NEW ORLEANS (AP) — The trumpets and horns from the marching bands blared. The crowd screamed for beads. People paraded in costumes ranging from the politically-charged to the whimsical. And despite all the noise, a 2-year-old napped.
Fat Tuesday, which marks the end of the Carnival season, started before dawn in New Orleans and wraps up with a ceremonial clearing of Bourbon Street at midnight before the fasting season of Lent begins Wednesday.
The festivities were marred in the Alabama beach town of Gulf Shores where police said a car participating in the city’s Fat Tuesday parade accidentally plowed into a band, injuring 12 people.
But in New Orleans and elsewhere, the day was marked by frivolity and fun with locals and tourists watching parades and dressing up in funky costumes.
The Clements family has been staking out the same bit of St. Charles Avenue sidewalk for more than 50 years to watch the krewes of Rex and Zulu parade. The extended family had a dozen children with them — including 2-year-old Cecile Gros, who lasted until about noon before falling asleep. Her mother, Alison Gros, recalled coming one year when she was nine months pregnant.
“If I’d delivered on Mardi Gras, I wanted to name her Marty — Marty Gros. But my husband didn’t really go for it. And she was born two weeks later,” she said.
Other children had also partied till they napped in parents’ arms or strollers. Mardi Gras may be a bawdy party in the French Quarter, but outside that area, it’s often a family affair with parents dressing up their children in costumes or putting them on ladders to catch beads and trinkets.
Carnival season kicked off Jan. 6, and Fat Tuesday is generally a holiday for people in the New Orleans area. One reveler, Craig Channell who was visiting from Tampa, Florida, described it as “the one time of year people can act like fools and get away with it.”
The biggest parades take place along the St. Charles Avenue parade route, where the Krewe of Zulu kicked things off, followed by the Krewe of Rex.
Pete Fountain’s Half-Fast Walking Club strutted from the famed Commander’s Palace restaurant to the French Quarter, tossing beads and doubloons to recordings of his music. Fountain, a clarinetist, died in August of last year, but the club members — decked out from hat to shoes in nearly fluorescent lime green — were carrying on the tradition. They dubbed it “Walking in the Limelight with Pete.”
Last year’s Mardi Gras took place on a chill February morning, but the weather this year was balmy. Keyshaun Morgan, wearing shorts and a halter top, said she couldn’t remember the last time she’d been able to wear shorts on Fat Tuesday.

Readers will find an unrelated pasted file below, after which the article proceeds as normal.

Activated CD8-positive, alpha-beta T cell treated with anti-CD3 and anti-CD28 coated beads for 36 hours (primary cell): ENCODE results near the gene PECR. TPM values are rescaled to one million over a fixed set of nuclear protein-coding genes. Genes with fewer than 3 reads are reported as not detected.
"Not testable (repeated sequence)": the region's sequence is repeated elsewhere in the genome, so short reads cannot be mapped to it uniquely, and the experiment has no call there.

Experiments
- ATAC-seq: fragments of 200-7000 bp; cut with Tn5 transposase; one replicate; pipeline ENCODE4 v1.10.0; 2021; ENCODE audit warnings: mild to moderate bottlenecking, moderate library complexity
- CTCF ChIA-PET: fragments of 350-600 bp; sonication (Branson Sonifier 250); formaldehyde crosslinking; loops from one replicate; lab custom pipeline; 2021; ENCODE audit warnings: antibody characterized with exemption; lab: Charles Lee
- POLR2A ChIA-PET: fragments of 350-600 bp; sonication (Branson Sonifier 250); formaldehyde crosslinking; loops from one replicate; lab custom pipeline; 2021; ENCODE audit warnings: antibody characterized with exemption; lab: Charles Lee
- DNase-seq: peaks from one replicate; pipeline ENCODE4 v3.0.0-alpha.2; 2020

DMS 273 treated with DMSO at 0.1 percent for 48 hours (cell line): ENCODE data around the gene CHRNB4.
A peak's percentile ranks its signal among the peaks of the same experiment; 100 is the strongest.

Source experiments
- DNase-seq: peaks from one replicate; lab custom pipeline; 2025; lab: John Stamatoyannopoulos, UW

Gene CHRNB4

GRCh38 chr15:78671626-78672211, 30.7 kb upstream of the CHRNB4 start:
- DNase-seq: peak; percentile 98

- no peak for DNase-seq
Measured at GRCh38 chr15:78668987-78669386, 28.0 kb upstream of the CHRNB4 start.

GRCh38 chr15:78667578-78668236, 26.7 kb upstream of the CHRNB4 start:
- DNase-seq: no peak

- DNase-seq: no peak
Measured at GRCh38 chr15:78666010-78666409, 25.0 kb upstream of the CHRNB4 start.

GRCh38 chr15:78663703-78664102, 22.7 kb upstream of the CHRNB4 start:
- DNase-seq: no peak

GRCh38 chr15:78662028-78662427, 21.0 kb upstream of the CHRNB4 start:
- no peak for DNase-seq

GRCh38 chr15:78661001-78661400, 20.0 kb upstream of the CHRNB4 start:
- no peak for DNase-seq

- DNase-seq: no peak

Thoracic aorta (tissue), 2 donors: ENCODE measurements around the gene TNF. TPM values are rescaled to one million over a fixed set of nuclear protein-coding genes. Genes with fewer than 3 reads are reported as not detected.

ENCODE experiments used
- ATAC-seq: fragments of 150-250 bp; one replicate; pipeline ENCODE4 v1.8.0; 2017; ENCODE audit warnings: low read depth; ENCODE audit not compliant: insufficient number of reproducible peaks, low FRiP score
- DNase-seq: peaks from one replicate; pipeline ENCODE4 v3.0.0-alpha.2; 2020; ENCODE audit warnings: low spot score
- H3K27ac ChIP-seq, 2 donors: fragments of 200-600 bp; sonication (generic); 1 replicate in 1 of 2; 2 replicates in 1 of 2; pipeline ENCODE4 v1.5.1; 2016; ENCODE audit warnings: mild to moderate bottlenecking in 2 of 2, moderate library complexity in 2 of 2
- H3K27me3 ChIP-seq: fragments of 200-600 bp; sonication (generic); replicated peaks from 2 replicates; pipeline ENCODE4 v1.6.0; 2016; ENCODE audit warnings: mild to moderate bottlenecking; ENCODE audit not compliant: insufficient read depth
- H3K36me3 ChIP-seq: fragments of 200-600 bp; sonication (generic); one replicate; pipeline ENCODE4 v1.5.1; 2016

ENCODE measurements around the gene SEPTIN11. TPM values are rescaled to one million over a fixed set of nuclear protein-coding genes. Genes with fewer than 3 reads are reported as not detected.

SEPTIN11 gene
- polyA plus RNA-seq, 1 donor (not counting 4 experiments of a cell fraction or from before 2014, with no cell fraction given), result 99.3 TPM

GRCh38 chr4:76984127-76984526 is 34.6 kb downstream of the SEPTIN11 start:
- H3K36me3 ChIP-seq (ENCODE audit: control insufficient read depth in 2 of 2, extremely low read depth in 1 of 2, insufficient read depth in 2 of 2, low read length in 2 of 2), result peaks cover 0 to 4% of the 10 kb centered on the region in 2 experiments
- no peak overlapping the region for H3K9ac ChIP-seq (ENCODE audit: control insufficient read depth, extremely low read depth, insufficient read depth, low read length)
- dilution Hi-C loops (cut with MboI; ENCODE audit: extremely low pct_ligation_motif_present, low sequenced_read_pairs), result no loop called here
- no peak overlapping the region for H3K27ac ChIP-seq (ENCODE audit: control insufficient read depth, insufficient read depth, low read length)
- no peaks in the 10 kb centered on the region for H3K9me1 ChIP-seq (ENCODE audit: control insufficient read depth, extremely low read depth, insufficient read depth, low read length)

“It’s lovely. Thank you, Jesus, for this weather!” she exclaimed.
In another part of the city, costumed people took part in the St. Anne’s parade — an eclectic walking parade that starts in the Bywater and Marigny neighborhoods and ends in the French Quarter.
Linnea Eitmann and husband Adam were dressed in hand-made purple and cream colored costumes inspired by French royalty and the Brazilian samba — an homage to the French and Brazilian Mardi Gras traditions.
Linnea said the couple takes part in many activities leading up to Fat Tuesday but this is the day to really “show people what you are made of” when it comes to costumes.
“Everybody works so hard on their costumes,” she said. “You can wear whatever you want.”
The country’s heated politics have been a running theme through floats and costumes this Mardi Gras season; Tuesday was no different.
Jim Segreto wore a costume inspired by President Donald Trump’s promises to build a wall between the U.S. and Mexico.
The costume consisted of blue sateen pants, an Uncle Sam hat and a cardboard box marked with black lines for cinderblocks. A label read: “Trump’s $26 billion wall. Mexico offers `nada.’ We’re stuck with the bill.”
“I had to have something that made a statement,” Segreto said.
Many towns and cities across the Gulf Coast also celebrate Mardi Gras.
This year’s Mardi Gras season was marred by accidents. In Gulf Shores, Alabama, spokesman Grant Brown said a band had just entered a Fat Tuesday parade when a car behind the group lurched forward. Three young people were in critical condition and nine others had less-severe injuries.
Video and photos from the scene show emergency workers helping injured members of the Gulf Shores High School band. The parade was canceled. Police said there is no indication that the driver, a 73-year-old man, was under the influence of alcohol or drugs.
In Mississippi, a man watching Biloxi’s Mardi Gras parade died after falling from the back of a pickup truck onto a piece of exposed rebar.
A suspected drunken-driving incident sent more than 20 people watching a parade in New Orleans to the hospital Saturday night. No one was killed.
Copyright 2018 The Associated Press. All rights reserved. This material may not be published, broadcast, rewritten or redistributed.